The industry is worried.
Here’s your daily round-up of pot-news, excerpted from the newsletter WeedWeek.
President-elect Donald Trump nominated anti-pot hardliner Sen. Jeff Sessions of Alabama (R) for Attorney General. At a Senate hearing in April 2016, Sessions said that ‘we need grown-ups in charge in Washington to say marijuana is not the kind of thing that ought to be legalized, it ought not to be minimized, that it’s in fact a very real danger.’
“I think one of [Obama’s] great failures, it’s obvious to me, is his lax treatment in comments on marijuana,” Sessions said at the hearing. “It reverses 20 years almost of hostility to drugs that began really when Nancy Reagan started ‘Just Say No.’ ”
Lawmakers, he said, have to “send that message with clarity that good people don’t smoke marijuana.”
USNews calls Sessions an “ Existential threat” to state-legal cannabis. Industry leaders are very nervous.
Reason points out that Sessions has an “aversion to civil rights” and gay rights. The U.S. Senate failed to confirm him for a federal judgeship in 1986, amid allegations of what late Senator Ted Kennedy called “racial insensitivity” and “lack of commitment to equal justice under the law.” The New York Times editorializes that the nomination is an “ insult to justice.”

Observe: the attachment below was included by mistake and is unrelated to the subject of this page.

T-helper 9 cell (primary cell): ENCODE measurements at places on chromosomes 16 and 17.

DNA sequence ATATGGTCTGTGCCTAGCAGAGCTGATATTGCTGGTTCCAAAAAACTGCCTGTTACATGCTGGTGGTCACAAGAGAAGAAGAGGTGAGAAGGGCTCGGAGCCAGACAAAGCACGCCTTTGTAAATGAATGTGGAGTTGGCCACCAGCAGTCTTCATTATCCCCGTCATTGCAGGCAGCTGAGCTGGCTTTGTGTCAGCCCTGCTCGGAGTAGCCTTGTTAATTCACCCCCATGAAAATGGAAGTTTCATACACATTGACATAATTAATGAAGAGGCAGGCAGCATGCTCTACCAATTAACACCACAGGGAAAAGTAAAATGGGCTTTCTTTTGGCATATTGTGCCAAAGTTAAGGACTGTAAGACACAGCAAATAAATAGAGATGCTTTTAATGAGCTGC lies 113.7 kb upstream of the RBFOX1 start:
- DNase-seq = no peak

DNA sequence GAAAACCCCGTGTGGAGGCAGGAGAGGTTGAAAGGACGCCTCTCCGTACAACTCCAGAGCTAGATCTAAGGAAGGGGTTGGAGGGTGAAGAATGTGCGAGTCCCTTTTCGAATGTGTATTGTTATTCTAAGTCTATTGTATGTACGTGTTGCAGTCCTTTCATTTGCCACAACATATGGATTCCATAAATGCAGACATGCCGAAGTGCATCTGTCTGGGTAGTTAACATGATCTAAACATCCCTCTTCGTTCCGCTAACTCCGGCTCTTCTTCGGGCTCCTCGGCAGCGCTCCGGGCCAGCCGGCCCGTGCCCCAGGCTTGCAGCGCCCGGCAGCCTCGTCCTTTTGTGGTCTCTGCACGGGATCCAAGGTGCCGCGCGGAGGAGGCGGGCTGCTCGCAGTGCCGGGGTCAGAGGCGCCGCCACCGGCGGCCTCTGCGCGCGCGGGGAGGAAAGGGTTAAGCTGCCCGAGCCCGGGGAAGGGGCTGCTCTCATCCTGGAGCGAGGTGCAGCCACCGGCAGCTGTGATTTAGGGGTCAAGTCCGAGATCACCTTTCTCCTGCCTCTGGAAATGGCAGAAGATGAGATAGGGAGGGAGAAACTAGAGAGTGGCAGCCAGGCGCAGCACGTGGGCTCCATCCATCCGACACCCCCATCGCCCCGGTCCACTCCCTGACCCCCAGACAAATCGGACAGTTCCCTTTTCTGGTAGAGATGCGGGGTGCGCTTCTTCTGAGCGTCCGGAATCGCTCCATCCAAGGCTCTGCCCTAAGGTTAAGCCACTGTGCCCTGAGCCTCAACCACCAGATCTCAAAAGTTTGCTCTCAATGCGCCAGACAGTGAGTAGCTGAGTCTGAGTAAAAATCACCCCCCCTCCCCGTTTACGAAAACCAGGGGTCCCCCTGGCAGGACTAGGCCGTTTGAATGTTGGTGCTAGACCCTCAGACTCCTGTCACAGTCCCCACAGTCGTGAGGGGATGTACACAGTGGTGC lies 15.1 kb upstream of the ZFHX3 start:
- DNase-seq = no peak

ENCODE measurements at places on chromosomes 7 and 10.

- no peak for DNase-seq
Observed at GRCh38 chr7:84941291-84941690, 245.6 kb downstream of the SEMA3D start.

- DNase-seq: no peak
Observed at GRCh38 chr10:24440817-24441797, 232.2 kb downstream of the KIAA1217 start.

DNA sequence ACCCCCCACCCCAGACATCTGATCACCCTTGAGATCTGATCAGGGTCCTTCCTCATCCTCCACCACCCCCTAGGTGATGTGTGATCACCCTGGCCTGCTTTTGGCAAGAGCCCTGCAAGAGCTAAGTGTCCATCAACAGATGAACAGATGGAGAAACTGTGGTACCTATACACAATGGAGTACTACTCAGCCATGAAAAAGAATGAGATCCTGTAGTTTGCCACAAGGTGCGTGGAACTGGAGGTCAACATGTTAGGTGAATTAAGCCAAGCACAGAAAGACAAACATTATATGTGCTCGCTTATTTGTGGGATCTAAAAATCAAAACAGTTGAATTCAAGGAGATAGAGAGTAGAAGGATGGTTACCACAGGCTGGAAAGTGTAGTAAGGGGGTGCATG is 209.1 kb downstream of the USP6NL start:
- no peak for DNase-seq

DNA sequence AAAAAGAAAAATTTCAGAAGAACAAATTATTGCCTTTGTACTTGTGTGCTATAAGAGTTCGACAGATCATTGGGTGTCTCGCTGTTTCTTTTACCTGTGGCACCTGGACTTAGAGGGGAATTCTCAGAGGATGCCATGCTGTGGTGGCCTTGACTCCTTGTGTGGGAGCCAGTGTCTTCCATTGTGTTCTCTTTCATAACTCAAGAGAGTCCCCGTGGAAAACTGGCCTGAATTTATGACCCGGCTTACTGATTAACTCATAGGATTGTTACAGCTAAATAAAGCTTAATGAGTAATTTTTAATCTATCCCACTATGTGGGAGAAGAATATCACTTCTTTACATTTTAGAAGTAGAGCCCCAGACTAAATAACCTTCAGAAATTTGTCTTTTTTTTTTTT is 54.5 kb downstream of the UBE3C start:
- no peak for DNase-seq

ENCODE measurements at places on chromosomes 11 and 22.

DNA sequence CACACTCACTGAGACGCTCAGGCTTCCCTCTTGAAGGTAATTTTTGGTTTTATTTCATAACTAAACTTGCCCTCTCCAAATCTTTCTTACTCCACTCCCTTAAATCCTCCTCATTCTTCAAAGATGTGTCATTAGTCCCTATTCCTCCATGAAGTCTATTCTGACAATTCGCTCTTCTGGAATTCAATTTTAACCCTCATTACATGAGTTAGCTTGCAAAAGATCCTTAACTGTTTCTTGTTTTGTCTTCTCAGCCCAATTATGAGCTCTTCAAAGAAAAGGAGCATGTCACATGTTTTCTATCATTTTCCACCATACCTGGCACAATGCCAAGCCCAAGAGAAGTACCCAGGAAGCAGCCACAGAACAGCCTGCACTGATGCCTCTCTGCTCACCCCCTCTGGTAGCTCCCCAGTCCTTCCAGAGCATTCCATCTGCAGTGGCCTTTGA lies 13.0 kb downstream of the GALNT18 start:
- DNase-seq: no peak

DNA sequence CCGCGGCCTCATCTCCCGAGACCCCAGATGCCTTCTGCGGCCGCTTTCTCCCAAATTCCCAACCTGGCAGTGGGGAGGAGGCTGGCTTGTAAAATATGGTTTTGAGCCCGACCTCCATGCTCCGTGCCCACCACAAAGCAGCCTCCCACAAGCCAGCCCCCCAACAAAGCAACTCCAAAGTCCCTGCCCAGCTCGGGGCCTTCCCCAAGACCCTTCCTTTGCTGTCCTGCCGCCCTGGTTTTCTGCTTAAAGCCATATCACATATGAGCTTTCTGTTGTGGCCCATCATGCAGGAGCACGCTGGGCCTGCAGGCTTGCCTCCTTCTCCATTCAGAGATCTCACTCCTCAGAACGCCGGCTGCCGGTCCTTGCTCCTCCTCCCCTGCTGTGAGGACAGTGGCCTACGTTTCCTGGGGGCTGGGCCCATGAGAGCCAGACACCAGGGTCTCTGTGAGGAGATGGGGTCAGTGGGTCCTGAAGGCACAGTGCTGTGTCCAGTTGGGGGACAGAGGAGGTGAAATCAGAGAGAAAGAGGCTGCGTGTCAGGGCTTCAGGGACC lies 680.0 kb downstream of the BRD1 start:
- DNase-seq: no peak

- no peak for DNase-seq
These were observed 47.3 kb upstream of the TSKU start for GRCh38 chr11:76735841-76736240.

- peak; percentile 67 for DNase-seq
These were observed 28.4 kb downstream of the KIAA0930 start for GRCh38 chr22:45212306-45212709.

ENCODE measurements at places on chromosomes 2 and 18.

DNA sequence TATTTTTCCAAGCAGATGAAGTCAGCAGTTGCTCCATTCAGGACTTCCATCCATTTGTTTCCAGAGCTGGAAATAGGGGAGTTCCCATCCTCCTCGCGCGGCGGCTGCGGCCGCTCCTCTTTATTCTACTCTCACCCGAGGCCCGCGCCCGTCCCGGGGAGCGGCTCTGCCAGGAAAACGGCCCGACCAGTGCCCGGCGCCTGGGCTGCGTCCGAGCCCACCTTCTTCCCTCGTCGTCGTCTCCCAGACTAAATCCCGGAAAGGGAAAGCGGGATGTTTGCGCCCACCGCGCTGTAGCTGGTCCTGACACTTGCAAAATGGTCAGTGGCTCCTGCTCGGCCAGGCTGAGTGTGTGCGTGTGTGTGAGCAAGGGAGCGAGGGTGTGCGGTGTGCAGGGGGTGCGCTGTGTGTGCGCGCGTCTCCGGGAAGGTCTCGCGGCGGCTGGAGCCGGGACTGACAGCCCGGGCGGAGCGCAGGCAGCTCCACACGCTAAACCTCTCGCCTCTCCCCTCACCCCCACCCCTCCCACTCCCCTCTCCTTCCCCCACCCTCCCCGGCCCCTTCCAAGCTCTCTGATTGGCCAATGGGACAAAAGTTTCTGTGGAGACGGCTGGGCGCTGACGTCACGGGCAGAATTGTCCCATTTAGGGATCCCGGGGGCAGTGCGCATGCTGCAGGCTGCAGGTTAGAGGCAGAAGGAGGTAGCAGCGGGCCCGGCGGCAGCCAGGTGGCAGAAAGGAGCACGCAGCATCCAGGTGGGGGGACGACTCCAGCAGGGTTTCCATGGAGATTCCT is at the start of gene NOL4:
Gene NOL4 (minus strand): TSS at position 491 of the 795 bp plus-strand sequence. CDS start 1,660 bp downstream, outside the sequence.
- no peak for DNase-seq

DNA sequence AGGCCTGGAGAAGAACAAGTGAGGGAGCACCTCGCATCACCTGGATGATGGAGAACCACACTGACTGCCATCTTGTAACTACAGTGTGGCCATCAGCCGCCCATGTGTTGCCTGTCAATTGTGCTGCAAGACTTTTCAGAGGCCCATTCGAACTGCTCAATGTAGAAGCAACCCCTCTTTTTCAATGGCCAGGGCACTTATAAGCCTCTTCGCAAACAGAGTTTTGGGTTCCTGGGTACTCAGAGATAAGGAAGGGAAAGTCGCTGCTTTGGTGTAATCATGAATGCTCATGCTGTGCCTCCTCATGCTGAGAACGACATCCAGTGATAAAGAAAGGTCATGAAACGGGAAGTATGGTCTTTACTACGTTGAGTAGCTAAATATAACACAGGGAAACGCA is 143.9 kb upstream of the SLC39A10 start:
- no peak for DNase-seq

What does a Trump presidency mean for the industry? The transition team isn’t talking. NBC speculates.So does CBS.
The Sessions nomination needs to be approved by the Senate. Have a view you want to share? Contact your Senator.
Before the Sessions pick, the Washington Post’s Radley Balko said former New York Mayor Rudy Giuliani (R) would also be “ terrifying.”
Before the Sessions pick, anti-legalization activist Kevin Sabet said, “A Trump administration throws everything up in the air… “Is it going to be ‘ states’ rights Trump’ or ‘law-and-order Trump’?”
Marijuana.com’s Tom Angell has launched a petition for Trump to keep his “marijuana pledge” to respect state laws. Even if he doesn’t go after the industry, The Stranger says President Trump will make the industry whiter.
It’s official, Denver will be the first U.S. city to license social use businesses.
After the Massachusetts REC vote, Rhode Island could legalize REC through the legislature. Alaska is setting up a drop box system to collect taxes in cash.
Tennessee Attorney General Herbert Slatery (R), said looser cannabis regulations in Memphis and Nashville can’t stand.
Due to a glitch, it appears that MED in California will be tax-free until the state’s REC program begins in 2018.
Some conservatives don’t like that MED patients can’t buy guns.